Hit hard by West Nile, Dallas OKs spraying

Posted: August 16, 2012

DALLAS - Dallas Mayor Mike Rawlings on Wednesday declared the city's recent West Nile virus outbreak to be a state of emergency and authorized the first aerial spraying of insecticide in the city in more than 45 years.

Dallas and other North Texas cities have agreed to the rare use of aerial spraying from planes to combat the nation's worst outbreak of West Nile virus this year. Dallas last had aerial spraying in 1966, when more than a dozen deaths were blamed on encephalitis.

More than 200 cases of West Nile and 10 deaths linked to the virus have been reported across Dallas County, where officials authorized aerial spraying last week. State health department statistics show 381 cases and 16 deaths related to West Nile statewide.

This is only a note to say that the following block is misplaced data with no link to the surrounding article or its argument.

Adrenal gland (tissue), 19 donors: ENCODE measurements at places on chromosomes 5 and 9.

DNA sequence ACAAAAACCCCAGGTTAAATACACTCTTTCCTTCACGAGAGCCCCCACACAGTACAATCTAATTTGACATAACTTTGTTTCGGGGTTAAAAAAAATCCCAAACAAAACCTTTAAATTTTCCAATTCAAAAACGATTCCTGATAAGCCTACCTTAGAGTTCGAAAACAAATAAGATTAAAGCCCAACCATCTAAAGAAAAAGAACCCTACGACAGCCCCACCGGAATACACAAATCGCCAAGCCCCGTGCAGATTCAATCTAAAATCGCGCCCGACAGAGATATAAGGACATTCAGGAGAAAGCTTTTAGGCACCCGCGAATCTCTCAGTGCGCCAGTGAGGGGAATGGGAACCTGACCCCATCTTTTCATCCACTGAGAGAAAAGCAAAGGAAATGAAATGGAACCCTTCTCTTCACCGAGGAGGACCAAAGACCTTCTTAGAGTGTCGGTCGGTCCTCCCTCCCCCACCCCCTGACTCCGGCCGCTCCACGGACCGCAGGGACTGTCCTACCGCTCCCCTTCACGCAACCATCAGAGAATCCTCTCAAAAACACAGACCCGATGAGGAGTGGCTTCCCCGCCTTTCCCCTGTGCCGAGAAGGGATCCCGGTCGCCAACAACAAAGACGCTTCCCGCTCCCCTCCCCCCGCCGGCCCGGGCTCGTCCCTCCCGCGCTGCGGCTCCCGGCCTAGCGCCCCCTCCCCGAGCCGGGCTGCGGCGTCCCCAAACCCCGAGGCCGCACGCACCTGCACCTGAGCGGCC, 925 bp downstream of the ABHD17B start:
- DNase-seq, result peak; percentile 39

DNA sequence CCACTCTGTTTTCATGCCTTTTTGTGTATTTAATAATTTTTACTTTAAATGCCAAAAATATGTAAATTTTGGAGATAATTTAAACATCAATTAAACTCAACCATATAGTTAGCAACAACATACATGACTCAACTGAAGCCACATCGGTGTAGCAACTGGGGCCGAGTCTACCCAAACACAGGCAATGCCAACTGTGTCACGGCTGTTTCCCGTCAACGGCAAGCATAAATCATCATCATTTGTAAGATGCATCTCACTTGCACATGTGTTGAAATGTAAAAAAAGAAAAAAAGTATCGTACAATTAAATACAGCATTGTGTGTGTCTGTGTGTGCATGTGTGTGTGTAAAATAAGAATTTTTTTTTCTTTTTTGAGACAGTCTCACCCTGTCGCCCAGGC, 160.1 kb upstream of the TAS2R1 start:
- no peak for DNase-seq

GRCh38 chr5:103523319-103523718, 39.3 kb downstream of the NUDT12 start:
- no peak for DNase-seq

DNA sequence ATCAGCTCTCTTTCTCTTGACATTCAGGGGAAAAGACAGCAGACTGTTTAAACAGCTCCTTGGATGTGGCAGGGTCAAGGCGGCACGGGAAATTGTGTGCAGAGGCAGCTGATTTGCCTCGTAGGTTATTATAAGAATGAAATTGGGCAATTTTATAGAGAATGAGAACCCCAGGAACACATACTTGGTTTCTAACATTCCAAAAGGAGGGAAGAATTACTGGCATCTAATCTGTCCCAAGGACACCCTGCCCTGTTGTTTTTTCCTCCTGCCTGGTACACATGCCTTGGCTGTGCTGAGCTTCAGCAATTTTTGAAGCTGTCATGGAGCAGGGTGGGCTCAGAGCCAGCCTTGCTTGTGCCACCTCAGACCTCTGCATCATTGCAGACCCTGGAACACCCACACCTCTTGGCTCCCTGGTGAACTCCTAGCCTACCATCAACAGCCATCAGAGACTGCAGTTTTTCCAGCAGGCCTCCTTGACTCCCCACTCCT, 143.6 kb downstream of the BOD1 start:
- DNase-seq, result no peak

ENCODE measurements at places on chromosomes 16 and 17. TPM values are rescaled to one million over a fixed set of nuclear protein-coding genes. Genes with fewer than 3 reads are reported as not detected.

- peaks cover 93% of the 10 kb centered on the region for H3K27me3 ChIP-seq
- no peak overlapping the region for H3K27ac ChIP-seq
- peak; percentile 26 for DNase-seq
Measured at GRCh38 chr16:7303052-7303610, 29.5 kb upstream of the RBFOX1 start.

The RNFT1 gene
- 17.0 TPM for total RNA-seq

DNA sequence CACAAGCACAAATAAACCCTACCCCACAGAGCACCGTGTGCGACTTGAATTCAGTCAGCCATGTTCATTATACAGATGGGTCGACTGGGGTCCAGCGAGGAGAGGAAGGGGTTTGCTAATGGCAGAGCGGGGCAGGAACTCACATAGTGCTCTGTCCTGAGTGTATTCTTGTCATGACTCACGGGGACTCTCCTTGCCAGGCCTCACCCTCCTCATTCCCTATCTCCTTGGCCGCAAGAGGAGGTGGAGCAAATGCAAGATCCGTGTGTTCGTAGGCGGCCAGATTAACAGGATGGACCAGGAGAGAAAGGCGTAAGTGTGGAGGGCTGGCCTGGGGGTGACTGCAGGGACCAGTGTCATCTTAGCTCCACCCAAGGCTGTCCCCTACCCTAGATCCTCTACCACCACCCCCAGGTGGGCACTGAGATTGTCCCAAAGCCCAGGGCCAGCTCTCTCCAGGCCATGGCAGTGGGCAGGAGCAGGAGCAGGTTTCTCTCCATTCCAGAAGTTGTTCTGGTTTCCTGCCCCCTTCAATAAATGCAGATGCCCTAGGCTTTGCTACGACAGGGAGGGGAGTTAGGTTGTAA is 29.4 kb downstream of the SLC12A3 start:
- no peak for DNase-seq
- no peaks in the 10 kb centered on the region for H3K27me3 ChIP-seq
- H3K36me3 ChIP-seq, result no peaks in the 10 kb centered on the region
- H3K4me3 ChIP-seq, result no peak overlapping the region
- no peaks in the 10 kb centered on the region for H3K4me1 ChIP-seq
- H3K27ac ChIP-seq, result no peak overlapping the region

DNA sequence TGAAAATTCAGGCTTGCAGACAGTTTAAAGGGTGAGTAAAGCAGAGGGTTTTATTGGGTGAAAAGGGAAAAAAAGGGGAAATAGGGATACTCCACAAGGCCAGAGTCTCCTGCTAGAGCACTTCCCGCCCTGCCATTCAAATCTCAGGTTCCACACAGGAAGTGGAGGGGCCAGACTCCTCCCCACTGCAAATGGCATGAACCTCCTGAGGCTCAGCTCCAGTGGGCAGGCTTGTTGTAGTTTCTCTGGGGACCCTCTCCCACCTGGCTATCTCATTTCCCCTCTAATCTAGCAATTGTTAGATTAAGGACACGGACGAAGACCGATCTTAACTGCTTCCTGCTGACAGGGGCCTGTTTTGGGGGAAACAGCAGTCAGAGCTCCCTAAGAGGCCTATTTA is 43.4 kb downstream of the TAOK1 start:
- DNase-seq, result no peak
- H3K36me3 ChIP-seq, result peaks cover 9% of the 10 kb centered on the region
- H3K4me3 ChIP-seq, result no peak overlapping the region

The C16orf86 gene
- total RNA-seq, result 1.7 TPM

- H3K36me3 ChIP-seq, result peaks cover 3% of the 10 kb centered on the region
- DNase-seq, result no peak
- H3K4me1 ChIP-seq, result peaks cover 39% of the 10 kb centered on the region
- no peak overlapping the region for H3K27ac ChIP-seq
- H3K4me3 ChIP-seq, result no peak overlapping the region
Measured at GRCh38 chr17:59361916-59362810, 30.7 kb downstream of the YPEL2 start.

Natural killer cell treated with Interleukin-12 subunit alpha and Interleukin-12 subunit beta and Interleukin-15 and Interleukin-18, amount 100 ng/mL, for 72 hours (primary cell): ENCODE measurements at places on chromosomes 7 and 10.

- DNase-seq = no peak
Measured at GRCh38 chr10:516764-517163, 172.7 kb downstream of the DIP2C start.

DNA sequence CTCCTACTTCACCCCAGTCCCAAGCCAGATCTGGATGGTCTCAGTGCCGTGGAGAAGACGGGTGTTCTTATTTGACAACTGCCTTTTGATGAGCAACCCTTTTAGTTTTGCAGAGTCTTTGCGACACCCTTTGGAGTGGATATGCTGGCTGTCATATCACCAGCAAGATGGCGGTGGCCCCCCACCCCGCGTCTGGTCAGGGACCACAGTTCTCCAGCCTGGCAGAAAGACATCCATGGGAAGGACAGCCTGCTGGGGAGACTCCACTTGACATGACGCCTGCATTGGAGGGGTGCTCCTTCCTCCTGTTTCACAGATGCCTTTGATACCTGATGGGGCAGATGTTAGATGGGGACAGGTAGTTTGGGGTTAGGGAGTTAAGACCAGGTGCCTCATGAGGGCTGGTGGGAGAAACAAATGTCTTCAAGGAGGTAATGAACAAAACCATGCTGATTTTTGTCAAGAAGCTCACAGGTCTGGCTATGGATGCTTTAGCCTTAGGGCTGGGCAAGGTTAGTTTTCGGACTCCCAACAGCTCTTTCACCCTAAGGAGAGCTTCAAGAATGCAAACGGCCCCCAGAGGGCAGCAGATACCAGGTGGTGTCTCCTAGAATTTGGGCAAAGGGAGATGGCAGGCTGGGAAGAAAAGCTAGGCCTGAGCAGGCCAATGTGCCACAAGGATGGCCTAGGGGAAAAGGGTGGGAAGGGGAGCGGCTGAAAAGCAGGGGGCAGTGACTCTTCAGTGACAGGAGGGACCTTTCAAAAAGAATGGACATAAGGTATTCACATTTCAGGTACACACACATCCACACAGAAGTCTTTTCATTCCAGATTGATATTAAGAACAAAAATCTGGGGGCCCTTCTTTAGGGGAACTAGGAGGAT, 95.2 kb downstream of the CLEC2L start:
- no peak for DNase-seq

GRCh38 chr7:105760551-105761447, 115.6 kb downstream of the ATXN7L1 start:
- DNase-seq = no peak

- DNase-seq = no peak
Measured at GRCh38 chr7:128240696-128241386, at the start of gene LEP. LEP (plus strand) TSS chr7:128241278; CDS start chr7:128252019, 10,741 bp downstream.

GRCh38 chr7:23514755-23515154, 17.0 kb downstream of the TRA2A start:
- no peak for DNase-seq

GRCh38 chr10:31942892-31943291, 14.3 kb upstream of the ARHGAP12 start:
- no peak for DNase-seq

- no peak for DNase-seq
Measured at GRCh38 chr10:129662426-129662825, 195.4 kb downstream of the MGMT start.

No other state comes close, according to the Centers for Disease Control and Prevention, though neighboring states also are reporting higher infection rates: Louisiana and Mississippi have each reported 39 West Nile cases and one death.

As of Aug. 7, one nonfatal infection was reported in New Jersey and no cases were reported in Pennsylvania.

"The number of cases, the number of deaths, are remarkable, and we need to sit up and take notice," Rawlings said during a City Council briefing. "We do have a serious problem right now."

Aerial spraying for mosquitoes could begin Thursday evening, depending on weather conditions. The state health department will pay for the $500,000 aerial spraying with emergency funds.

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